Back in June a bunch of garden bloggers visited a place in Loveland, Colorado that embodies so many principles commonly held to be diametrically opposed that I’m still trying to understand how it all fits together. Profit/nonprofit, housing/open space, development/habitat restoration, private/community — The High Plains Environmental Center chooses to ignore these binary boundaries and looks for on-the-ground solutions so that human pursuits (housing, businesses, schools) and wildlife habitat can gently occupy the same land. It is an intriguing idea that has been put into practice in the 3,000-acre Lakes at Centerra mixed-use community. It’s an ambitious, master-planned community on former farmland that integrates housing among the habitats of countless plant and wildlife species (suburbitat!)
“Community Gone Wild — The Lakes is home to a non-profit organization — the High Plains Environmental Center — dedicated to the idea that backyards, schoolyards, office environments, community gardens, parkland and other community spaces can become habitat for native wildlife. And since almost 150 different species of birds, mammals, reptiles and fish have been observed at The Lakes, it seems the experiment is working. In fact, The Lakes is the only place in Colorado designated by the National Wildlife Federation as a Certified Community Wildlife Habitat.” (HPEC takes up roughly 76 acres on the site, not including 3 miles of trails and the man-made lakes.)
We met at the HPEC Visitor Center, near the native plant nursery, orchard, and community garden, but after a long bus ride I felt like a walk so struck off for the nearby neighborhood nestled into short-grass prairie and wetlands. (While checking out the display gardens at the Visitor Center, I saw my first kestrel — North America’s smallest raptor. The bird life here is phenomenal.)
This is a challenging climate for native plant restoration work, averaging 16 inches of rain per year. (Snowfall averages about 46 inches a year.) Technically, habitat and ecosystem engineering seems more apt than “restoration,” because what was here when the project started back in 2004 was weedy agricultural land. While developing the site, non-native plants slipped in here and there, but in 2008 all the non-native plants were removed. Some of the newly chosen western native plants may have never grown in this particular stretch of Colorado but are “locally collected ecotypes that are particularly valuable for restoration projects.” What HPEC feels it is building here is a “botanic garden of the wild.”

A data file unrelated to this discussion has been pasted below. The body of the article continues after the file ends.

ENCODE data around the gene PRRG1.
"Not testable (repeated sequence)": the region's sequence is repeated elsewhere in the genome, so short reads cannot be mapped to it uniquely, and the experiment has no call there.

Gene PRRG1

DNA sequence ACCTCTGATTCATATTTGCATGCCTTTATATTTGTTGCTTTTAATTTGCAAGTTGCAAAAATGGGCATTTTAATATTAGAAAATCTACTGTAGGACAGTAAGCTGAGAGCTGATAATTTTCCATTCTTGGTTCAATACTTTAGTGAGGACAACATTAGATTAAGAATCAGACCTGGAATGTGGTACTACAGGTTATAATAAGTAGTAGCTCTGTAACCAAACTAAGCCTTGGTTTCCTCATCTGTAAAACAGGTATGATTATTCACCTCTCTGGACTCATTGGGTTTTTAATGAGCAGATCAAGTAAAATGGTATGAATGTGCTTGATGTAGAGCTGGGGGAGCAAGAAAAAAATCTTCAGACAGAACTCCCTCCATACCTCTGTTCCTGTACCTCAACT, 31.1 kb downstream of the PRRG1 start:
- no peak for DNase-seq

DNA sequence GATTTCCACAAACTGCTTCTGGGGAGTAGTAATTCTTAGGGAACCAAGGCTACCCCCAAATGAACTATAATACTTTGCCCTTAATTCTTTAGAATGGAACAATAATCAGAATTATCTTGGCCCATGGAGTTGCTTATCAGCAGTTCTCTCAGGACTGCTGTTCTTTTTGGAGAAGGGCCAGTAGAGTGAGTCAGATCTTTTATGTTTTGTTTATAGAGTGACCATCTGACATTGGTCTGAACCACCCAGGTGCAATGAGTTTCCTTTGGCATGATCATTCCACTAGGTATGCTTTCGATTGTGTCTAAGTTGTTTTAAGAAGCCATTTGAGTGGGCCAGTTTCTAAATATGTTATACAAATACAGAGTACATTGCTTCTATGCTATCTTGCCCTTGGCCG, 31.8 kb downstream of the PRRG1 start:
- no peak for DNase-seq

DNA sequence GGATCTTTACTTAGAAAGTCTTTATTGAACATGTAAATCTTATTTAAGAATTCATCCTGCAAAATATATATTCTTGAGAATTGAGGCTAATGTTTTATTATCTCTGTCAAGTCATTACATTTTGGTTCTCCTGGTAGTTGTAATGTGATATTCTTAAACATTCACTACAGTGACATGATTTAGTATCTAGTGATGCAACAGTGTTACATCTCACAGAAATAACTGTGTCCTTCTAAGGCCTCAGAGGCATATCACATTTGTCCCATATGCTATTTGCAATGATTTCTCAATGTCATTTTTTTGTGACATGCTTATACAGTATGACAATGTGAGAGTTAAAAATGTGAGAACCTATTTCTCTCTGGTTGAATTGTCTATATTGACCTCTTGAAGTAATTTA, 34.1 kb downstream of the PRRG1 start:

I had a million questions after exploring, which a young docent pursuing environmental studies helped to answer. And back at the Visitor Center, the site of so many school field trips, Jim Tolstrup, executive director of HPEC, presented the full High Plains Environmental Center Story, which you can read here. It is a fascinating story of the work being done at this habitat laboratory, a “botanic garden of the wild” that aims big, partnering with businesses by incorporating horticulture, land management, urban studies, conservation, nature-based learning to address habitat loss…seed by seed, problem-solving a way forward in confronting some of the biggest issues of our time. Because HPEC knows avoidance just isn’t a strategy.
The LA Times wrote a glowing review of the recent Inter-City Cactus & Succulent Show & Sale, and it was my impression as well that this event was an enormous success over past years. I was told by a cashier that three people on Friday earned a free T-shirt — free if you buy over $1,000 of plants. And on Sunday, attending a talk by Woody Minnich at South Coast Botanic Garden, he also expressed elation over the show’s success this year. The demographics at these shows seem to be undergoing rapid change, most likely driven by the exposure succulents are getting on social media, which the LA Times’ article alludes to as well. So there’s one good thing social media has done! I’m sure there are others…